Introduction to Game Design Documents

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Game Design Document

Before you start making your game you really should make a game design document – often referred to as GDD. Your GDD will help you keep you and your team organized, during the process of making the game, and on track. I generally make mine around the time I come up with a pitch or idea. It’s a way to flush out the ideas to see if it works on paper (before trying to prototype/white box it).

So what goes into a GDD? This is in no way an exhaustive list, but for most game ideas, these are applicable. You will notice in the GDD I provide as an example below that I tried to answer all of these ideas, but for many of them my answer will feel incomplete, because even on an open ended game some topics just aren’t needed.

You want to flush out the basics of your story and the background of your characters. Decide on a level design and way the environment/setting is going to feel. How is the game going to be played? If it is a shooter, is it third person or first person? Why? What is the objective of the game and what makes it flow from point A to point B? Is there difficulty? How will it progress? How do you want the game to end? Open or closed? What does the art look like? Is there music? What are the mechanics of the game that may or may not make it different from other games? What does the player see (Interface)? What platform are you aiming to release on? Who is your target audience and a personal recommendation, list similar titles? Is it hard to do this? Probably a good thing, then.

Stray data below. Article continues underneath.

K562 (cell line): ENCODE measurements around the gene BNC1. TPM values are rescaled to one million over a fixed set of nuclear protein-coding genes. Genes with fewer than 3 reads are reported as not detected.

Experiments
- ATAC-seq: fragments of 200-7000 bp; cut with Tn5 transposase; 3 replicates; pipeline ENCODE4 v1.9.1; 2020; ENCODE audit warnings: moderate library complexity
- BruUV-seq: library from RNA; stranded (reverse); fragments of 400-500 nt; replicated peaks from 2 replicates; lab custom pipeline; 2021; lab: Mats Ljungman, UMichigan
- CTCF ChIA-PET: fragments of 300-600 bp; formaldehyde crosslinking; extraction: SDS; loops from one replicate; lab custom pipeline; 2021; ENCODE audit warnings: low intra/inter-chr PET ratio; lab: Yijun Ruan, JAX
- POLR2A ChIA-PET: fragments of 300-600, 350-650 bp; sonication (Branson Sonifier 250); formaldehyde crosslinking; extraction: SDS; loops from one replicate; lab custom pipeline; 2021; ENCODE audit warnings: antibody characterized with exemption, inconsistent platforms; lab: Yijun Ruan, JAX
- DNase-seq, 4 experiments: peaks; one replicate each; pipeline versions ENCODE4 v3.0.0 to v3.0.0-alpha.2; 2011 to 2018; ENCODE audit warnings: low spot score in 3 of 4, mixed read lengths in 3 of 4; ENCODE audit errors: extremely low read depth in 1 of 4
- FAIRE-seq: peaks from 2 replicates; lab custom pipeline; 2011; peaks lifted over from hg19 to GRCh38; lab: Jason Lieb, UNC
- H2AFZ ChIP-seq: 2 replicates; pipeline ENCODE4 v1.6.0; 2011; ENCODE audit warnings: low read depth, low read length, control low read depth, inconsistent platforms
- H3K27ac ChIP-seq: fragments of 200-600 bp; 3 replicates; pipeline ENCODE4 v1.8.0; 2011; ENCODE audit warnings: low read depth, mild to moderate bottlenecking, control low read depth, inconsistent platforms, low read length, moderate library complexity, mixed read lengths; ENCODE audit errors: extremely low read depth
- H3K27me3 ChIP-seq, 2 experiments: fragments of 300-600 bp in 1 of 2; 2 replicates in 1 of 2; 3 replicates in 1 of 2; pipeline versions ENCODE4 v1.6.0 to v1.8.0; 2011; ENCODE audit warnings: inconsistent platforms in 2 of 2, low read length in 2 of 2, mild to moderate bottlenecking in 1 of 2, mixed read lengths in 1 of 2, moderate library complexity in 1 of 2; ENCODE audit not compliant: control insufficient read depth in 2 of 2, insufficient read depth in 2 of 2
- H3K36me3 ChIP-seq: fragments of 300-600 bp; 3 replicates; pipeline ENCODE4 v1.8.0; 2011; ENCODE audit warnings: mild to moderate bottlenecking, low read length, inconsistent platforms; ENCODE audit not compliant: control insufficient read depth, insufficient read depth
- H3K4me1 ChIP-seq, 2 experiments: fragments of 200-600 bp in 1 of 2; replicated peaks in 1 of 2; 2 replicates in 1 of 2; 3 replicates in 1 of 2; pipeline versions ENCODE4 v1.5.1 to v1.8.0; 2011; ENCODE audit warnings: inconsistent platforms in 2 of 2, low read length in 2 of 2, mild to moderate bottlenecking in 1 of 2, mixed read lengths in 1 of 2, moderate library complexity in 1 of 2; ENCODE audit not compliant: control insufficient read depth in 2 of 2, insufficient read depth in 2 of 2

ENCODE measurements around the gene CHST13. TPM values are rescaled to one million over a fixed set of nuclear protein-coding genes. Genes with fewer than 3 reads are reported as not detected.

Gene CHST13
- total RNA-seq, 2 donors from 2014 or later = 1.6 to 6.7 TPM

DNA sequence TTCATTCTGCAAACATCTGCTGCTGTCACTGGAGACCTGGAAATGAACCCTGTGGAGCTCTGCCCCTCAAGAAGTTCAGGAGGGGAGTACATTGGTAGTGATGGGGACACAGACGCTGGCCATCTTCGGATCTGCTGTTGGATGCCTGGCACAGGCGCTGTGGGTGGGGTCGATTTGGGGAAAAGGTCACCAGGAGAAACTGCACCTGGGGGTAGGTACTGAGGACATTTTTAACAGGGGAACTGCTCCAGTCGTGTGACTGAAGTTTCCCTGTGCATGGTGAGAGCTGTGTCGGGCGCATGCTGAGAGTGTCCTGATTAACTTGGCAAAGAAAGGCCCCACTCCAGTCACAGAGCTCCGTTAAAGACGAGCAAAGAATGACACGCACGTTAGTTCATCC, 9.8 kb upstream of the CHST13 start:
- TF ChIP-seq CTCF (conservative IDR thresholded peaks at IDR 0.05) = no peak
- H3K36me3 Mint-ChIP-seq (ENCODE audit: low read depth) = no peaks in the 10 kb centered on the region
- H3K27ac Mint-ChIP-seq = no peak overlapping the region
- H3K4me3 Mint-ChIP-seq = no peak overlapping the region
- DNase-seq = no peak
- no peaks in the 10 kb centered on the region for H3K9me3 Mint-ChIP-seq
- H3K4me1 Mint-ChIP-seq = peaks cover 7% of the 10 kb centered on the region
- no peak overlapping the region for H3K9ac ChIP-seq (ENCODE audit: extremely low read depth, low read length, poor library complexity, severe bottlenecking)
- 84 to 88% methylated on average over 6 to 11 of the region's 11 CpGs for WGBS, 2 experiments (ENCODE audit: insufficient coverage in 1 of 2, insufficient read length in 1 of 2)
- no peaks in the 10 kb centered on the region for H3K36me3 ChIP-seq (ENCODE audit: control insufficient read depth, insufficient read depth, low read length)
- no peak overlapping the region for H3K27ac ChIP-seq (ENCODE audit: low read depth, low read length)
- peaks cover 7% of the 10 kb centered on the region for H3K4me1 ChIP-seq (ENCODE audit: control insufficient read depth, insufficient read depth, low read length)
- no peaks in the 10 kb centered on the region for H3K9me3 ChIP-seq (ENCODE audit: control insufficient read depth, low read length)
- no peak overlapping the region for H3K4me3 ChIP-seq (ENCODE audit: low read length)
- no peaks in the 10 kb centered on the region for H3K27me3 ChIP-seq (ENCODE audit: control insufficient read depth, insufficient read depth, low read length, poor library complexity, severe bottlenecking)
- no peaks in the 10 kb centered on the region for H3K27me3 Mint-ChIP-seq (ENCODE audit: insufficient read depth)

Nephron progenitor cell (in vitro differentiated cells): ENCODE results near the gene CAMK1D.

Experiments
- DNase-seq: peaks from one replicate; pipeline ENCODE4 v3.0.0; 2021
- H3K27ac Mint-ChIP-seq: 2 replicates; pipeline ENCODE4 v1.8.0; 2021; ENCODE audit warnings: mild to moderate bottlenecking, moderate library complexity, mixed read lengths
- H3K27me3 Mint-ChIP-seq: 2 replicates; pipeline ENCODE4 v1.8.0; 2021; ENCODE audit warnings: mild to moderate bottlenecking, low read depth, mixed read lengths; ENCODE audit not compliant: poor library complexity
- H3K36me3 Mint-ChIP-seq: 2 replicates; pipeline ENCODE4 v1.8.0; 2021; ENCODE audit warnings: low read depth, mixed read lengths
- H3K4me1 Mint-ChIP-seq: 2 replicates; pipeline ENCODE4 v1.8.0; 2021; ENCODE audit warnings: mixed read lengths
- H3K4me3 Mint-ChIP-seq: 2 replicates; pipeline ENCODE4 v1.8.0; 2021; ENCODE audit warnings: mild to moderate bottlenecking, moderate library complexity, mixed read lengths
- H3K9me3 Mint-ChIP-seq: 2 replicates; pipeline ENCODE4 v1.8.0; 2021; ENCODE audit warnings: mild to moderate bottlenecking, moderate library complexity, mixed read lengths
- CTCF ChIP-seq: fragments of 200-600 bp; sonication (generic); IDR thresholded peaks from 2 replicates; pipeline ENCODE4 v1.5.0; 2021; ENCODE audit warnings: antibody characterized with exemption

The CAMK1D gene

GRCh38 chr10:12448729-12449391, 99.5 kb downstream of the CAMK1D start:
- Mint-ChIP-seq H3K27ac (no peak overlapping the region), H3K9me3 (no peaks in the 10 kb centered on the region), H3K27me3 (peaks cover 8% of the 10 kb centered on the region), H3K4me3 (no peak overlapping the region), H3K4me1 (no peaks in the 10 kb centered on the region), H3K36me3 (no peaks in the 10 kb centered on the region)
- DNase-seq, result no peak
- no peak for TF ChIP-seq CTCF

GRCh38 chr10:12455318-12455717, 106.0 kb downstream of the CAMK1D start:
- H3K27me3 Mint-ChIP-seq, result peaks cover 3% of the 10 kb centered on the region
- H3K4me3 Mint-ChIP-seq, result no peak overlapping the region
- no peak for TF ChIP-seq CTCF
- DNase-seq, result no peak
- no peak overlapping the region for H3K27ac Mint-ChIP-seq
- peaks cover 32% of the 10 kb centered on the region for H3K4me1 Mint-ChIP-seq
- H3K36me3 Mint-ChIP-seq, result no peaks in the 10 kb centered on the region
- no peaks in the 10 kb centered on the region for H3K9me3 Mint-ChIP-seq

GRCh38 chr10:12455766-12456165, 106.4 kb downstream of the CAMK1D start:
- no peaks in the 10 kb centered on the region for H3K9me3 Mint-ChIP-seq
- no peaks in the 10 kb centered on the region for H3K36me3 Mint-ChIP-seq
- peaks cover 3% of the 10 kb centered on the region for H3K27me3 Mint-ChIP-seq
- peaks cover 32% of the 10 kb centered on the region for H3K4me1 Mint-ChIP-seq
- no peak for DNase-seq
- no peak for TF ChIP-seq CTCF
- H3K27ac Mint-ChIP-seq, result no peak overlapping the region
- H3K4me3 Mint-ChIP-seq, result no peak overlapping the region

All of these are things to consider before starting the game, they will help you keep it on track, but remember, they aren’t set in stone. Your game will evolve as you develop, but not in a way contrary to what I said in my previous article, in the sense that you will realize things just don’t work or don’t look right and you will adapt as needed. Keep your GDD updated; it is your long form elevator pitch.

Here is an example of a pretty lengthy Game Design Document I made late last year. The game never went to development because it didn’t quite meet the guidelines for the contest it was to be made for. Your GDD doesn’t need to be this long, it just needs to accomplish what it sets out to do, which is to give you something to go back to in case you get lost when trying to make the game.

Greg Lewis

12/8/2012

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